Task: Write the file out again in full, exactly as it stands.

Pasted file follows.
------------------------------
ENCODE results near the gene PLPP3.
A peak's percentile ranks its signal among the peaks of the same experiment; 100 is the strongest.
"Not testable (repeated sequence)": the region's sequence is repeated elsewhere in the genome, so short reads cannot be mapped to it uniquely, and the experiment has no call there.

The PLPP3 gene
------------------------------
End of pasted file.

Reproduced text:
ENCODE results near the gene PLPP3.
A peak's percentile ranks its signal among the peaks of the same experiment; 100 is the strongest.
"Not testable (repeated sequence)": the region's sequence is repeated elsewhere in the genome, so short reads cannot be mapped to it uniquely, and the experiment has no call there.

The PLPP3 gene